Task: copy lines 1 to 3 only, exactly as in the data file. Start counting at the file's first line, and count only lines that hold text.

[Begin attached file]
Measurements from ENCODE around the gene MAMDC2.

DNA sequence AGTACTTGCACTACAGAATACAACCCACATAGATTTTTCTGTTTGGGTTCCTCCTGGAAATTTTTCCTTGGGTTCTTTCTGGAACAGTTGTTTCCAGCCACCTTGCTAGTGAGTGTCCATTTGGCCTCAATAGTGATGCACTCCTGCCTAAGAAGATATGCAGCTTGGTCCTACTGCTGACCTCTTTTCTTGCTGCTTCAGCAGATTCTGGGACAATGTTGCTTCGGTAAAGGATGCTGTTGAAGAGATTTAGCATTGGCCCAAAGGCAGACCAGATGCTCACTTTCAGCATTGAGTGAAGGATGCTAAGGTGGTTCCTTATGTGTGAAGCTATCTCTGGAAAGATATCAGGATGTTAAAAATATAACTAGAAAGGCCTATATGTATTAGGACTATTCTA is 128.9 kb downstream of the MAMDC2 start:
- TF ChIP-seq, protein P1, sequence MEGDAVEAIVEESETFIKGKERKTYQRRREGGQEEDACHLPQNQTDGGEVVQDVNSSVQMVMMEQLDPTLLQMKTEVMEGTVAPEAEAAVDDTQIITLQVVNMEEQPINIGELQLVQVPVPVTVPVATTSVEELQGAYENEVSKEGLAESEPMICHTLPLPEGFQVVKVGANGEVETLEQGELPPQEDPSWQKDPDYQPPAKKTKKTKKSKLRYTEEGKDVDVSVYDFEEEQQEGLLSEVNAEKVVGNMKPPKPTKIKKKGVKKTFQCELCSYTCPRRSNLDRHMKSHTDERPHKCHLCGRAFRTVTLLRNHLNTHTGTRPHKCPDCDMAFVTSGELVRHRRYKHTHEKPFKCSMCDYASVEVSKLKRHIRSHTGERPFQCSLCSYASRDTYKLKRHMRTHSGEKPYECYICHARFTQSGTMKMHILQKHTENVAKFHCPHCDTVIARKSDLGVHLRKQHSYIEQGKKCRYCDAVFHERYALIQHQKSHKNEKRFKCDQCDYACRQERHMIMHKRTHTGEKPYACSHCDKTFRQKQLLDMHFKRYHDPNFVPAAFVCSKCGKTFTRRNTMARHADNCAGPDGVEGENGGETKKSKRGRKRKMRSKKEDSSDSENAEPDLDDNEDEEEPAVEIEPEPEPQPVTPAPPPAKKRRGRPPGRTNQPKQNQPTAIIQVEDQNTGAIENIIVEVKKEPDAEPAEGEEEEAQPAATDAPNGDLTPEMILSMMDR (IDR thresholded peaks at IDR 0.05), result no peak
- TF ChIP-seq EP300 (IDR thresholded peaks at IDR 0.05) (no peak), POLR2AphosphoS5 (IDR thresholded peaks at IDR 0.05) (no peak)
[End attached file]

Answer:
Measurements from ENCODE around the gene MAMDC2.

DNA sequence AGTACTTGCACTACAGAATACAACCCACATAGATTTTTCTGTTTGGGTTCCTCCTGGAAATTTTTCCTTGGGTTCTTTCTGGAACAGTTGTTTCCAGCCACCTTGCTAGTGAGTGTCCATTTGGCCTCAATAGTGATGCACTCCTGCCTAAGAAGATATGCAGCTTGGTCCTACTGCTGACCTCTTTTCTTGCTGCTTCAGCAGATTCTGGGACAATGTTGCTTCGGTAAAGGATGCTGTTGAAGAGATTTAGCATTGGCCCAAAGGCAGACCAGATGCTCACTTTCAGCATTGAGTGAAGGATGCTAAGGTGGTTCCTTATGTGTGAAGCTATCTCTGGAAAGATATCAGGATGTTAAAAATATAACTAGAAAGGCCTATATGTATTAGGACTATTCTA is 128.9 kb downstream of the MAMDC2 start:
- TF ChIP-seq, protein P1, sequence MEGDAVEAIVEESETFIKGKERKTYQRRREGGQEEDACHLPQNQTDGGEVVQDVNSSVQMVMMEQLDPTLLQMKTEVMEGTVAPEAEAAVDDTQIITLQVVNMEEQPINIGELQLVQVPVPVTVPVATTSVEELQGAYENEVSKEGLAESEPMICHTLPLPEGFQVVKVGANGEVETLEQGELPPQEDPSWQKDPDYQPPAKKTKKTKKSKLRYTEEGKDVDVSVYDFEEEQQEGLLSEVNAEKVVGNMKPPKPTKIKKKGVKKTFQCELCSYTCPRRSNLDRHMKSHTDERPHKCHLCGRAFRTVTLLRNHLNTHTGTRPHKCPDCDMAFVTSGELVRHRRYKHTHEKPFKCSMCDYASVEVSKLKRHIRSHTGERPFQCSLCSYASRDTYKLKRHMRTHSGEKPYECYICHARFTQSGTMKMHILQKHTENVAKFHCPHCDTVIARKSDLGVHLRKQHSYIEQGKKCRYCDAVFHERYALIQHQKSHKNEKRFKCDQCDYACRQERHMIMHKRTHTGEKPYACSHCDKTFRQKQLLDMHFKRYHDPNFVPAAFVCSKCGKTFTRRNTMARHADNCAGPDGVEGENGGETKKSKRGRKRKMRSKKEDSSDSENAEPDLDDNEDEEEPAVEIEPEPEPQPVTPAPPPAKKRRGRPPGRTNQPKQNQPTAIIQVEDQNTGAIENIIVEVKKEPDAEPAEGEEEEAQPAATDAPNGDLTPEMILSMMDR (IDR thresholded peaks at IDR 0.05), result no peak